||This article needs additional citations for verification. (August 2008)|
|Birth name||Donald Hugh Helms|
February 28, 1927|
New Brockton, Alabama
|Died||August 11, 2008
|Associated acts||Drifting Cowboys|
|Website||Don Helms official Myspace|
Helms was a featured musician on over 100 Hank Williams recordings and provided the high, piercing signature steel guitar sound on more than 100 Hank Williams songs and on 10 of his 11 number-one country hits.
Bill Lloyd, the curator of stringed instruments at the Country Music Hall of Fame and Museum, said of Helms: “After the great tunes and Hank’s mournful voice, the next thing you think about in those songs is the steel guitar. It is the quintessential honky-tonk steel sound — tuneful, aggressive, full of attitude.” Lloyd also credits Helms' sound as a major influence in shifting the sound of country music away from the hillbilly string-band sound popular in the 1930s and toward the more modern electric style that became prominent in the 1940s.
Helms played a double-neck 1948 Gibson Console Grande steel guitar, which lacked the foot pedals found on a more modern pedal steel guitar, which did not come into prominence in country music until after Hank Williams' death in 1953. He tuned the outside neck to A C# E G# B C# E G# (low to high), which he called E6, and the inside neck to F# A B D# F# A C# E, which he called B13. Almost all of Don's classic leads were done on the E6 neck. He used the B13 neck for fills.
After Williams' death, Helms went on to play on many classic country hits, including Patsy Cline's “Walking After Midnight,” Stonewall Jackson’s “Waterloo,” the Louvin Brothers’ “Cash on the Barrelhead,” Lefty Frizzell’s “Long Black Veil” and Loretta Lynn’s “Blue Kentucky Girl.”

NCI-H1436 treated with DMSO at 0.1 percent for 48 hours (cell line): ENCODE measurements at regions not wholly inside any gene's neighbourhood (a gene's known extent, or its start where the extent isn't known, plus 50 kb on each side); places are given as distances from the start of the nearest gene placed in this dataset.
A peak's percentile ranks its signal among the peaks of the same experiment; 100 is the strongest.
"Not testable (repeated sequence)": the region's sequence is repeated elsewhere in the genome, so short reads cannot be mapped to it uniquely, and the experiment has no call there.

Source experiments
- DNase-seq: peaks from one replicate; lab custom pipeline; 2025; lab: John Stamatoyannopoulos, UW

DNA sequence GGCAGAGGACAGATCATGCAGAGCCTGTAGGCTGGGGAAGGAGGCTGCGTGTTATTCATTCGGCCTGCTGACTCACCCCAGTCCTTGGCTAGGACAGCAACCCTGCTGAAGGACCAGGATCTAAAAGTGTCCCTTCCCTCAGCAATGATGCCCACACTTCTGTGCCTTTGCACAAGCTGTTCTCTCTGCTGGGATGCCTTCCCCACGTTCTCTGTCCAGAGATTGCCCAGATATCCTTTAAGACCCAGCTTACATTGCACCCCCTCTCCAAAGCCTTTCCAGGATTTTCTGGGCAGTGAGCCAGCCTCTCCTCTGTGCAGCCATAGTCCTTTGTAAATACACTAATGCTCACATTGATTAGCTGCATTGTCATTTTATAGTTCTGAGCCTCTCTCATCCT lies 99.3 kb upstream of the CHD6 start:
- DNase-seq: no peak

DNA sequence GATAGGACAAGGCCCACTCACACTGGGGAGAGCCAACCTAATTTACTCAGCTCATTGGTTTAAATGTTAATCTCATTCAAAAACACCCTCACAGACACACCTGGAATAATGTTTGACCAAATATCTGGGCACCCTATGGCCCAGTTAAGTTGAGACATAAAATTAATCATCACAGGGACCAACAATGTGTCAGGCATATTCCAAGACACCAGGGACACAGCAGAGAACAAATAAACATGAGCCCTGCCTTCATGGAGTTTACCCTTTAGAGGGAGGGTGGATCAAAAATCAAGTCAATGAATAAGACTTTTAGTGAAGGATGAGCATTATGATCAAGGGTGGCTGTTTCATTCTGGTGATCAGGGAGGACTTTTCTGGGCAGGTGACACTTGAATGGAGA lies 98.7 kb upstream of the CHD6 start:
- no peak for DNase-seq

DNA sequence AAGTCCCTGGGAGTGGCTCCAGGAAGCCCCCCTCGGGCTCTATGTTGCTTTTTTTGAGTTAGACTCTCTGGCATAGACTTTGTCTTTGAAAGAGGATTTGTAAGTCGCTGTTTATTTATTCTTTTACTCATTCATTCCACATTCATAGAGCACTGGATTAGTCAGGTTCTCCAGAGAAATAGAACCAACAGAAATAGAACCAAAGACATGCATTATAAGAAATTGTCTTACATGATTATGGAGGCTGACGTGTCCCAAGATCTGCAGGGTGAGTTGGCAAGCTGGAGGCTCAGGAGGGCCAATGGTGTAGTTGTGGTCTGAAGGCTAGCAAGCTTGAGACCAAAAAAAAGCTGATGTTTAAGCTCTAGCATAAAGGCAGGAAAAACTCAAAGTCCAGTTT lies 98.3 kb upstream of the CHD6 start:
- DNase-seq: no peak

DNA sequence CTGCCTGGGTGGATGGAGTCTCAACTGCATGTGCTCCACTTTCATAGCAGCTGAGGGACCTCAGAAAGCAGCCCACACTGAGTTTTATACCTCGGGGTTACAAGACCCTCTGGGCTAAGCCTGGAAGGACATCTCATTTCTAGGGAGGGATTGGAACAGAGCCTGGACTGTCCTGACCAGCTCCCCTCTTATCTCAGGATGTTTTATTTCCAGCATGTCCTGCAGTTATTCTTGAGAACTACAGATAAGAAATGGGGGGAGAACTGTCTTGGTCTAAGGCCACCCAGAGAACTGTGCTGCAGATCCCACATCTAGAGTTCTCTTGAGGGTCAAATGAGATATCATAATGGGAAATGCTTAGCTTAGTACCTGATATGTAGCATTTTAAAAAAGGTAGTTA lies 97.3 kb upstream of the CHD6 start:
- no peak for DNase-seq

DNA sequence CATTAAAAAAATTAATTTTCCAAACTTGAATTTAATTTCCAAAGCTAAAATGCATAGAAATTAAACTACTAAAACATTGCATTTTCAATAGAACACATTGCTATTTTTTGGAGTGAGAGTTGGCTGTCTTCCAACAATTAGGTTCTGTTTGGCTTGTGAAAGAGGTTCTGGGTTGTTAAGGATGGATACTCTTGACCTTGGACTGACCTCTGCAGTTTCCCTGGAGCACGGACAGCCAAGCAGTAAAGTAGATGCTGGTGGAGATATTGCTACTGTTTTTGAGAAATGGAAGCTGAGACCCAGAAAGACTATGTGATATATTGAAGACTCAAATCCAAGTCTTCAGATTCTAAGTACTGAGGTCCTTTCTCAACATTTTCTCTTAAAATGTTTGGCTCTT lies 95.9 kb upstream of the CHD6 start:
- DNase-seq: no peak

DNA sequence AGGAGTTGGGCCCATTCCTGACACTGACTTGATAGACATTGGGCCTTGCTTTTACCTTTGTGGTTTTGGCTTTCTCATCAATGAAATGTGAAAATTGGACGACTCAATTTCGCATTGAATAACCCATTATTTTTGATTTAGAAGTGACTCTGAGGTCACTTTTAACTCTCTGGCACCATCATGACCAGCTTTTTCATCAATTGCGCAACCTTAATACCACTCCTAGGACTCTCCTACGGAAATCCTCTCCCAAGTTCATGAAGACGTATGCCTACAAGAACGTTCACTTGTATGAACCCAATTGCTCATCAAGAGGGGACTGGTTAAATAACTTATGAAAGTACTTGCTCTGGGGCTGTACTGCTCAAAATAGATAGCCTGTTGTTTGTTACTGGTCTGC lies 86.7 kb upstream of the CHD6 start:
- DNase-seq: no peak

Donald Hugh Helms was born in New Brockton, Alabama, performed with many country music artists throughout the years including playing steel guitar on Lefty Frizzell's recording of "Long Black Veil". In the late 1950s Don played on several early Johnny Cash recordings on Columbia Records, "The Fabulous Johnny Cash", "Now, There Was a Song!" and "Hymns by Johnny Cash". During the mid-1960s Helms played in the Wilburn Brothers backup band, The Nashville Tennesseans. He later played behind Hank Williams' daughter Jett Williams.
Don Helms played for Hank Williams Jr. in addition to his Dad, and wrote "The Ballad of Hank Williams" which he performed with Hank Jr. on The Pressure Is On LP Released in 1981. In the tune Don jokingly refers to being fired by both elder Hanks. He also performed with Jett Williams, Hank Sr.'s daughter.
His last four known sessions were (in order) with Mark David and The Nightly Lights on November 15, 2007, Joey Allcorn's album All Alone Again in early 2008 followed by sessions with Teresa Street and then what is believed to be his final ever session with Vince Gill recording unfinished Hank Williams Sr. tracks.
Helms died on August 11, 2008 in Nashville, Tennessee from complications of heart surgery and diabetes.
- "Steel guitarist Don Helms dies in Nashville". Yahoo! News. 2008-08-13.
- Grimes, William (2008-08-16). "Don Helms, 81, Who Put the Twang in the Hank Williams Songbook, Is Dead". The New York Times. Retrieved May 1, 2010.
- "Mark David and The Nightly Lights". Reverbnation.
- Don Helms official Myspace page
- Hank Williams official website
- The Drifting Cowboys website
- New York Times obituary for Don Helms, August 16, 2008
- Don Helms performing "Bye Bye Blues," mid-1960s
- Don Helms performing "Fireball Mail," late 1960s
- Don Helms performing "Cold, Cold Heart," 1968
- Don Helms performing at the Hank William Museum, 2006
- Don Helms performing "Cold, Cold Heart," 2007
- Don Helms warming up for a session with Mark David, 2008
- Don Helms performing "Move It On Over" with Joey Allcorn, 2008